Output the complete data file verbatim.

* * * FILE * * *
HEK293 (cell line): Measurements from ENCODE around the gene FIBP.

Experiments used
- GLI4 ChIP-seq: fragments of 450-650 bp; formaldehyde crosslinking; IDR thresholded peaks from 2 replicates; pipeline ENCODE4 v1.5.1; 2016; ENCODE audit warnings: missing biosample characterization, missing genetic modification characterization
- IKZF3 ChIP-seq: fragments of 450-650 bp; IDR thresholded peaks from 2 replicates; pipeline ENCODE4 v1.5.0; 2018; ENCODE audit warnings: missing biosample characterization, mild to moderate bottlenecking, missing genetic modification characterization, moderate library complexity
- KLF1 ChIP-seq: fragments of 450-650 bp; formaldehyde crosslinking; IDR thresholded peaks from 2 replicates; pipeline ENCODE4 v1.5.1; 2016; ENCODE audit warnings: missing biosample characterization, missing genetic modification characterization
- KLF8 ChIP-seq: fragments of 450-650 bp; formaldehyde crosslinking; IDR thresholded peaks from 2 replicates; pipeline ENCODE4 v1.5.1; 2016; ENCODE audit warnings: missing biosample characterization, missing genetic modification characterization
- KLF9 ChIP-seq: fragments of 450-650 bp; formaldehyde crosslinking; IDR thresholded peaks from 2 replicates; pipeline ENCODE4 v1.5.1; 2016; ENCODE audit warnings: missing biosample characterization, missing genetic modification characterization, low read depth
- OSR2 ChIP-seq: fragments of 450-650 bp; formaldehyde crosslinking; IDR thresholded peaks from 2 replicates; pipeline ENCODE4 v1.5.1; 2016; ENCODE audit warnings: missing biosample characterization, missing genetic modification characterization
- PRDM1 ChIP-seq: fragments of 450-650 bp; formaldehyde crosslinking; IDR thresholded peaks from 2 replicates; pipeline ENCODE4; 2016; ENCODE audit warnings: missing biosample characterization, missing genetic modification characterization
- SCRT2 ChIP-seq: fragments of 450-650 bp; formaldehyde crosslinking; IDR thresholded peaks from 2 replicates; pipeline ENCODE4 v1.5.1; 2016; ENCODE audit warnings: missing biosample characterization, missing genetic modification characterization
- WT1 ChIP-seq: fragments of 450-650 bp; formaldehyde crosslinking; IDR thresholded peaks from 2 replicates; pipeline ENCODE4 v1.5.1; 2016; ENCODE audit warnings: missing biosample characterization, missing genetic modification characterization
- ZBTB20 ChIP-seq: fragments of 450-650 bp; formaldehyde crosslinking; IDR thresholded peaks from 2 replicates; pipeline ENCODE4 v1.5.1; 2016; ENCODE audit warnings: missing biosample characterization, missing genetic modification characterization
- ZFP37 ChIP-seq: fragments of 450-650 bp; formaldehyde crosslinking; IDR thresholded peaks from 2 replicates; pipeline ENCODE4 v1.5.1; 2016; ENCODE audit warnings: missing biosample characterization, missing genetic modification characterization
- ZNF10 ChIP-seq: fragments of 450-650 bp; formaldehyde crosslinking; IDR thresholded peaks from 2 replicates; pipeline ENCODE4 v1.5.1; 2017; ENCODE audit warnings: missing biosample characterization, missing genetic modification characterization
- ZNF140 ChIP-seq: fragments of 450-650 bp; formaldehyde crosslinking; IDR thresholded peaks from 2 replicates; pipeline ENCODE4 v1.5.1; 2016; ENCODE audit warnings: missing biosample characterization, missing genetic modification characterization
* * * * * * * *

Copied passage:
HEK293 (cell line): Measurements from ENCODE around the gene FIBP.

Experiments used
- GLI4 ChIP-seq: fragments of 450-650 bp; formaldehyde crosslinking; IDR thresholded peaks from 2 replicates; pipeline ENCODE4 v1.5.1; 2016; ENCODE audit warnings: missing biosample characterization, missing genetic modification characterization
- IKZF3 ChIP-seq: fragments of 450-650 bp; IDR thresholded peaks from 2 replicates; pipeline ENCODE4 v1.5.0; 2018; ENCODE audit warnings: missing biosample characterization, mild to moderate bottlenecking, missing genetic modification characterization, moderate library complexity
- KLF1 ChIP-seq: fragments of 450-650 bp; formaldehyde crosslinking; IDR thresholded peaks from 2 replicates; pipeline ENCODE4 v1.5.1; 2016; ENCODE audit warnings: missing biosample characterization, missing genetic modification characterization
- KLF8 ChIP-seq: fragments of 450-650 bp; formaldehyde crosslinking; IDR thresholded peaks from 2 replicates; pipeline ENCODE4 v1.5.1; 2016; ENCODE audit warnings: missing biosample characterization, missing genetic modification characterization
- KLF9 ChIP-seq: fragments of 450-650 bp; formaldehyde crosslinking; IDR thresholded peaks from 2 replicates; pipeline ENCODE4 v1.5.1; 2016; ENCODE audit warnings: missing biosample characterization, missing genetic modification characterization, low read depth
- OSR2 ChIP-seq: fragments of 450-650 bp; formaldehyde crosslinking; IDR thresholded peaks from 2 replicates; pipeline ENCODE4 v1.5.1; 2016; ENCODE audit warnings: missing biosample characterization, missing genetic modification characterization
- PRDM1 ChIP-seq: fragments of 450-650 bp; formaldehyde crosslinking; IDR thresholded peaks from 2 replicates; pipeline ENCODE4; 2016; ENCODE audit warnings: missing biosample characterization, missing genetic modification characterization
- SCRT2 ChIP-seq: fragments of 450-650 bp; formaldehyde crosslinking; IDR thresholded peaks from 2 replicates; pipeline ENCODE4 v1.5.1; 2016; ENCODE audit warnings: missing biosample characterization, missing genetic modification characterization
- WT1 ChIP-seq: fragments of 450-650 bp; formaldehyde crosslinking; IDR thresholded peaks from 2 replicates; pipeline ENCODE4 v1.5.1; 2016; ENCODE audit warnings: missing biosample characterization, missing genetic modification characterization
- ZBTB20 ChIP-seq: fragments of 450-650 bp; formaldehyde crosslinking; IDR thresholded peaks from 2 replicates; pipeline ENCODE4 v1.5.1; 2016; ENCODE audit warnings: missing biosample characterization, missing genetic modification characterization
- ZFP37 ChIP-seq: fragments of 450-650 bp; formaldehyde crosslinking; IDR thresholded peaks from 2 replicates; pipeline ENCODE4 v1.5.1; 2016; ENCODE audit warnings: missing biosample characterization, missing genetic modification characterization
- ZNF10 ChIP-seq: fragments of 450-650 bp; formaldehyde crosslinking; IDR thresholded peaks from 2 replicates; pipeline ENCODE4 v1.5.1; 2017; ENCODE audit warnings: missing biosample characterization, missing genetic modification characterization
- ZNF140 ChIP-seq: fragments of 450-650 bp; formaldehyde crosslinking; IDR thresholded peaks from 2 replicates; pipeline ENCODE4 v1.5.1; 2016; ENCODE audit warnings: missing biosample characterization, missing genetic modification characterization